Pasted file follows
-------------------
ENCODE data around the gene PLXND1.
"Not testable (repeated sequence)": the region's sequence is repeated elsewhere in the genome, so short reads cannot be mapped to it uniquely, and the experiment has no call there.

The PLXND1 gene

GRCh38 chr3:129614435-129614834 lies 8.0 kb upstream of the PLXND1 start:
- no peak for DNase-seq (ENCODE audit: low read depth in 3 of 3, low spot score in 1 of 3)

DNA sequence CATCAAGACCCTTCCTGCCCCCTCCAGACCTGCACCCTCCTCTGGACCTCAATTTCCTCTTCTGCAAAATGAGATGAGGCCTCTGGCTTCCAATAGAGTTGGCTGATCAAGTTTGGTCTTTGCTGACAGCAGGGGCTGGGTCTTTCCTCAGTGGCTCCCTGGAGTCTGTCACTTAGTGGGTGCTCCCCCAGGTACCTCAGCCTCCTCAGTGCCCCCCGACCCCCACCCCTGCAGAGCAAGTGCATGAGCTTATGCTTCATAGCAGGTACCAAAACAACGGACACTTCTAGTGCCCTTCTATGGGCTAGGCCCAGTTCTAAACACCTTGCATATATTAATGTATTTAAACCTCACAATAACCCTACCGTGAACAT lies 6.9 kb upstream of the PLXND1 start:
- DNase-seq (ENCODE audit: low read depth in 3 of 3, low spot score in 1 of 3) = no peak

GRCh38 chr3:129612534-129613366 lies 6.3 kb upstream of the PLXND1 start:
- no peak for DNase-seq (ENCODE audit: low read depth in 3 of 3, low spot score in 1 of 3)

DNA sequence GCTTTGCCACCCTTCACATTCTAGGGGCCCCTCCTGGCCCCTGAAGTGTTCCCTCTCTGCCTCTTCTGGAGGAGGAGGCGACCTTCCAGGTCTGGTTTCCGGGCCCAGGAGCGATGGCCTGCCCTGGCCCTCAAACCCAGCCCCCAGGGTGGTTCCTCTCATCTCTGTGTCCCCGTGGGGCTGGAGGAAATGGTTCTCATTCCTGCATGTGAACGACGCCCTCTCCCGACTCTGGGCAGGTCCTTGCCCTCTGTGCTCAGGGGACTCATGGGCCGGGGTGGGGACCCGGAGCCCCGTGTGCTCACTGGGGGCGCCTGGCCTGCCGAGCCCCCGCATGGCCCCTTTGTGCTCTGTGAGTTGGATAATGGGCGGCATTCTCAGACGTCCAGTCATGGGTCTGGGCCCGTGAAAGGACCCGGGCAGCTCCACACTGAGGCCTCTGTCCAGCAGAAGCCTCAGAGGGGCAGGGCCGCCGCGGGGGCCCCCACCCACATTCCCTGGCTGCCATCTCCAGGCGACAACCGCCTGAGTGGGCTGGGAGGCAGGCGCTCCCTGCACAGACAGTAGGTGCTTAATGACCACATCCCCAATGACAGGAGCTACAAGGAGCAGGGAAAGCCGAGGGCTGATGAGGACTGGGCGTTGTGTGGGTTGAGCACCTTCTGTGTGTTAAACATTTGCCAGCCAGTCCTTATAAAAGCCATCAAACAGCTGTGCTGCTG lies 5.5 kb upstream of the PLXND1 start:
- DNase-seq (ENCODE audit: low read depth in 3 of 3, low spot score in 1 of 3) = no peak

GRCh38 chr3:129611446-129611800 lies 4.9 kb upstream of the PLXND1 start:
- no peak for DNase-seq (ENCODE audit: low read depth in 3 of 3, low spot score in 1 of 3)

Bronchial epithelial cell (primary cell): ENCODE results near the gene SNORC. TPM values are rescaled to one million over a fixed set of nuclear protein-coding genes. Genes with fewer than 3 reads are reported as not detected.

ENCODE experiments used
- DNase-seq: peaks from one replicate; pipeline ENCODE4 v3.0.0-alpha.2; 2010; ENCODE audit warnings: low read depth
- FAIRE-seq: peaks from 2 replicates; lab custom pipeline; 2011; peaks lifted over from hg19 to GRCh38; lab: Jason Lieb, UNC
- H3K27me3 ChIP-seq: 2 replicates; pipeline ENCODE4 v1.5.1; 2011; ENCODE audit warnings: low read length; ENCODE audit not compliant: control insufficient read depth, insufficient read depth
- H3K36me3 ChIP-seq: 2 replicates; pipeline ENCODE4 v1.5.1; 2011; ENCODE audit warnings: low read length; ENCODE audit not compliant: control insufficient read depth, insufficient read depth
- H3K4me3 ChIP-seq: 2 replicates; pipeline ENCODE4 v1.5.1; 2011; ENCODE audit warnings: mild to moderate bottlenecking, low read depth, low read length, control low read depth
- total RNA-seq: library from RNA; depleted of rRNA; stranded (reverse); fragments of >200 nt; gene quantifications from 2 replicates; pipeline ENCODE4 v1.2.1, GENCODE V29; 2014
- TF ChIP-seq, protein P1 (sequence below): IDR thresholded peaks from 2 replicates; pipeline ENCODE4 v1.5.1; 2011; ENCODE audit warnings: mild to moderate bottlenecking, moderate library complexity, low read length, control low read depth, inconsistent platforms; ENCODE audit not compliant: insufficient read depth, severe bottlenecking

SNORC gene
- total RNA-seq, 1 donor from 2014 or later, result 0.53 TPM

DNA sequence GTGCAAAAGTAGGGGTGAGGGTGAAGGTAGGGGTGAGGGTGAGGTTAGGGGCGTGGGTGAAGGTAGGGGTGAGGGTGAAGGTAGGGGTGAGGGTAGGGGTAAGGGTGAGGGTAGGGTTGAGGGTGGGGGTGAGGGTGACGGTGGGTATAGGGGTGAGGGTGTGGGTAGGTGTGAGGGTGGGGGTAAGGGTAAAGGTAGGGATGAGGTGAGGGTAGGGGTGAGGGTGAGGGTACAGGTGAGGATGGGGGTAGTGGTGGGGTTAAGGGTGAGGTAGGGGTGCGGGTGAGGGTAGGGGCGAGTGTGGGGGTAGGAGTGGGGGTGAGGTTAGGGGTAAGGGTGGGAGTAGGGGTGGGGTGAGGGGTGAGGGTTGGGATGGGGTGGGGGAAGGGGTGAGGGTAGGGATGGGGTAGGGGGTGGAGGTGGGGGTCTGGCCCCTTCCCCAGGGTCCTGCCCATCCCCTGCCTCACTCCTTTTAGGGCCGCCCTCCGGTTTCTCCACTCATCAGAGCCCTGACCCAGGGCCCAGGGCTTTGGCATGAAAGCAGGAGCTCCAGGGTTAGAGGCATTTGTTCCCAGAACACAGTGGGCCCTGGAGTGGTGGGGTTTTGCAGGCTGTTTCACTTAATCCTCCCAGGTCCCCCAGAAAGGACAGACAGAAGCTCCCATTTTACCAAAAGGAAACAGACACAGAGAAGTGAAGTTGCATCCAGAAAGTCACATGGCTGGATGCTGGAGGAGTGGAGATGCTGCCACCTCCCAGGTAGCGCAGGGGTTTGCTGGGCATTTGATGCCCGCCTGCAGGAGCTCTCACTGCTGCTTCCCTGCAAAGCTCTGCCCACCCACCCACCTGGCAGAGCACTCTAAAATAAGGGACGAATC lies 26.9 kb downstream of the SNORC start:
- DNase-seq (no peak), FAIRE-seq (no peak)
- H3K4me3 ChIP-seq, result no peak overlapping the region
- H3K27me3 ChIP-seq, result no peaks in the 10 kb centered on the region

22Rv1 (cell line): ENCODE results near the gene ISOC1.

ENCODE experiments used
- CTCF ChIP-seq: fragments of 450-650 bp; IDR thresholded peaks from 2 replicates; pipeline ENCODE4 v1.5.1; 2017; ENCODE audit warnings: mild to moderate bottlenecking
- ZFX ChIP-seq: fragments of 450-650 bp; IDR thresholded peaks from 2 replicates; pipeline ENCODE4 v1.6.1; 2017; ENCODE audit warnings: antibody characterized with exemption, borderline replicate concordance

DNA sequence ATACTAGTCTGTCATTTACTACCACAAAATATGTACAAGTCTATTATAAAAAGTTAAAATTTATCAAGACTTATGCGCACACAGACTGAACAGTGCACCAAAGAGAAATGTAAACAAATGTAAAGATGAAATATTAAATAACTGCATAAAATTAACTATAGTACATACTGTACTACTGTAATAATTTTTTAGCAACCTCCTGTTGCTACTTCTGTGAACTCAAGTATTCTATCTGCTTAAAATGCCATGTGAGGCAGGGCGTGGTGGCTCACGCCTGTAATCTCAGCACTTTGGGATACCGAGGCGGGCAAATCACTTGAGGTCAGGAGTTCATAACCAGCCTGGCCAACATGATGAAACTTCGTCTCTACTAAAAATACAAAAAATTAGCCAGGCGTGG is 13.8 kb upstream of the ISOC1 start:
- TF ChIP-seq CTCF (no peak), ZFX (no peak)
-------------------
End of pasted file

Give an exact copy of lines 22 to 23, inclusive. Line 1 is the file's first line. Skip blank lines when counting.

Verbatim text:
- TF ChIP-seq, protein P1 (sequence below): IDR thresholded peaks from 2 replicates; pipeline ENCODE4 v1.5.1; 2011; ENCODE audit warnings: mild to moderate bottlenecking, moderate library complexity, low read length, control low read depth, inconsistent platforms; ENCODE audit not compliant: insufficient read depth, severe bottlenecking

SNORC gene